In order to run the rst script based simulation, start the Cadence ADE and open any of your existing testbenches by loading a previously loaded state. Now open the Sessions option and click on the Save Script option. Save the le with any name. Your screen should now look something like in Fig. 1 :Now the saved script can be run or loaded by typing the following command in the icfb window :- load Your screen should now look like Fig. 2. Now that we know how to run an ocean script le, lets look at how a typical script might look like and what the various sections are in such a le. The saved script le might look something like in Fig. 3. Now lets look at the various elds in the le starting from the rst line. The various elds are : The rst line ocnWaveformTool( awd ) is used to choose the required waveform viewer. Alternatively WaveScan maybe chosen. simulator( spectre ) chooses the simulator. 1

Figure 1: Saving an ocean le

Figure 2: Loading/Running an ocean le

design() points to the netlist of the design. resultsDir and modelFile specify the results directory and the corner le to be used respectively. save and plot are used to save and plot the signals of interest. corners and temper arrays store the corners and the temperatures at which simulations are required to be run at. analysis lets the user to set the start and stop times, step size and accuracy of the simulation. desVar() lets the user to set all the design variables just like in the GUI. Now that all the we know the functions for the basic settings, its time to use them in the various SKILL language constructs below to iteratively perform some tasks. SKILL supports the usual for,if and while loops like LISP and C. Consider the following example :i = 1 2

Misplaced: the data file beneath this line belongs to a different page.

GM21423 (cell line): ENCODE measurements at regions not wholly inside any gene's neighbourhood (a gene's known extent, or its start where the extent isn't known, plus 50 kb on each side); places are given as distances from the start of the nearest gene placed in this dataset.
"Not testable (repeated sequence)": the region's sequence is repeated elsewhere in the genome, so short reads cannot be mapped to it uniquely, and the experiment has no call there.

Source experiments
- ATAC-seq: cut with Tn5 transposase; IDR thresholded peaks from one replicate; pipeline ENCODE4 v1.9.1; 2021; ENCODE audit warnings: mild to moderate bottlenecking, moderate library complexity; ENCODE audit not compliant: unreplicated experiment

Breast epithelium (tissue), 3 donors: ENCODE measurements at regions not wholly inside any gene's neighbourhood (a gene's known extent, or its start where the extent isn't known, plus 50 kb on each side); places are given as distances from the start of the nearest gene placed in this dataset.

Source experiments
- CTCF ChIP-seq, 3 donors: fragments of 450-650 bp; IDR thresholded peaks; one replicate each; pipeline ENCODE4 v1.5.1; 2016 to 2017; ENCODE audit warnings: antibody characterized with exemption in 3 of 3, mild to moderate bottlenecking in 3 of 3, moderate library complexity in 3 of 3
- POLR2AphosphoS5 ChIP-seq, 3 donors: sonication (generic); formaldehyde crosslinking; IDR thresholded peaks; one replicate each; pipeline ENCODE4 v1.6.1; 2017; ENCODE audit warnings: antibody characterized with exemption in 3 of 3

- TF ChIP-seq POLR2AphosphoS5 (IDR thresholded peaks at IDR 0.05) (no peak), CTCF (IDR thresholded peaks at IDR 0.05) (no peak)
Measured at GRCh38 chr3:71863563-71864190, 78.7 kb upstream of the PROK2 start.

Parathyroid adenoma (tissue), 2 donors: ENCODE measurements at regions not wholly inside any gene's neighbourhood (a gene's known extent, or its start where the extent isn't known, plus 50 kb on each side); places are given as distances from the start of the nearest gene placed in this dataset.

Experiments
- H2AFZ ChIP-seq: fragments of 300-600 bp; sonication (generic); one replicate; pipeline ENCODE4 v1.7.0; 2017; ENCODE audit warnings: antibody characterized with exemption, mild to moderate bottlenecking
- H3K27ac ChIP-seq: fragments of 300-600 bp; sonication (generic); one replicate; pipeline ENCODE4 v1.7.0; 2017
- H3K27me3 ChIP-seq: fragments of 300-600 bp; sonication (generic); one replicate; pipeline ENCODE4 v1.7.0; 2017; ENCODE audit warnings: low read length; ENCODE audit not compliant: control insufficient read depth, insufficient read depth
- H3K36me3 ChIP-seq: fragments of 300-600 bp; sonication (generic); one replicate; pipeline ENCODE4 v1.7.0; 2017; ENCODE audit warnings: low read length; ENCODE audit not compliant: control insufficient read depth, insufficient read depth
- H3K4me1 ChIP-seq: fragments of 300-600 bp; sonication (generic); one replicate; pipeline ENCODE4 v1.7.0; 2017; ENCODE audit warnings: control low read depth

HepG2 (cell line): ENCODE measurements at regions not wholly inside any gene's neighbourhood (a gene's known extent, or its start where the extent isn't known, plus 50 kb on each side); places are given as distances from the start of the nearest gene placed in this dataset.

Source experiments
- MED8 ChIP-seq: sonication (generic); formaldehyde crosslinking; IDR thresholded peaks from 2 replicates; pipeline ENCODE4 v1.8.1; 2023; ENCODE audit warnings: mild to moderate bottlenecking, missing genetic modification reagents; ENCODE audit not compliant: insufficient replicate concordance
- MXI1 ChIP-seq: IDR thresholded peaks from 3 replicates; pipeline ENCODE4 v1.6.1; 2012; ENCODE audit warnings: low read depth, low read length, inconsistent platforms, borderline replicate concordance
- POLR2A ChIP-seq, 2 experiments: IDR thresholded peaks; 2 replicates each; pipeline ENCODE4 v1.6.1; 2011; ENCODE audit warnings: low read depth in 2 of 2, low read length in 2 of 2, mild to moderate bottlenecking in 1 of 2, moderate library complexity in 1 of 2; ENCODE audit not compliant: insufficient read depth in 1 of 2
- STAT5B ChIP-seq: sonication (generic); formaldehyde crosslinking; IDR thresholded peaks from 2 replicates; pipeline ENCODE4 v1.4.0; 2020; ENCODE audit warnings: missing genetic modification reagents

Figure 3: Sample Ocean File

foreach(corner corners

-> Looping structure

printf("Iteration no. %s \n",corner) -> Simple print command for debug resultsDir(strcat(defaultDir "/" corner)) ->Setting up the result Dir modelFile( list("/home/ameya/stm130/setupfile_typ_fast_slow.scs" sprintf( nil "%s" corner ) )) analysis(tran ?stop "2m" ?errpreset "moderate" )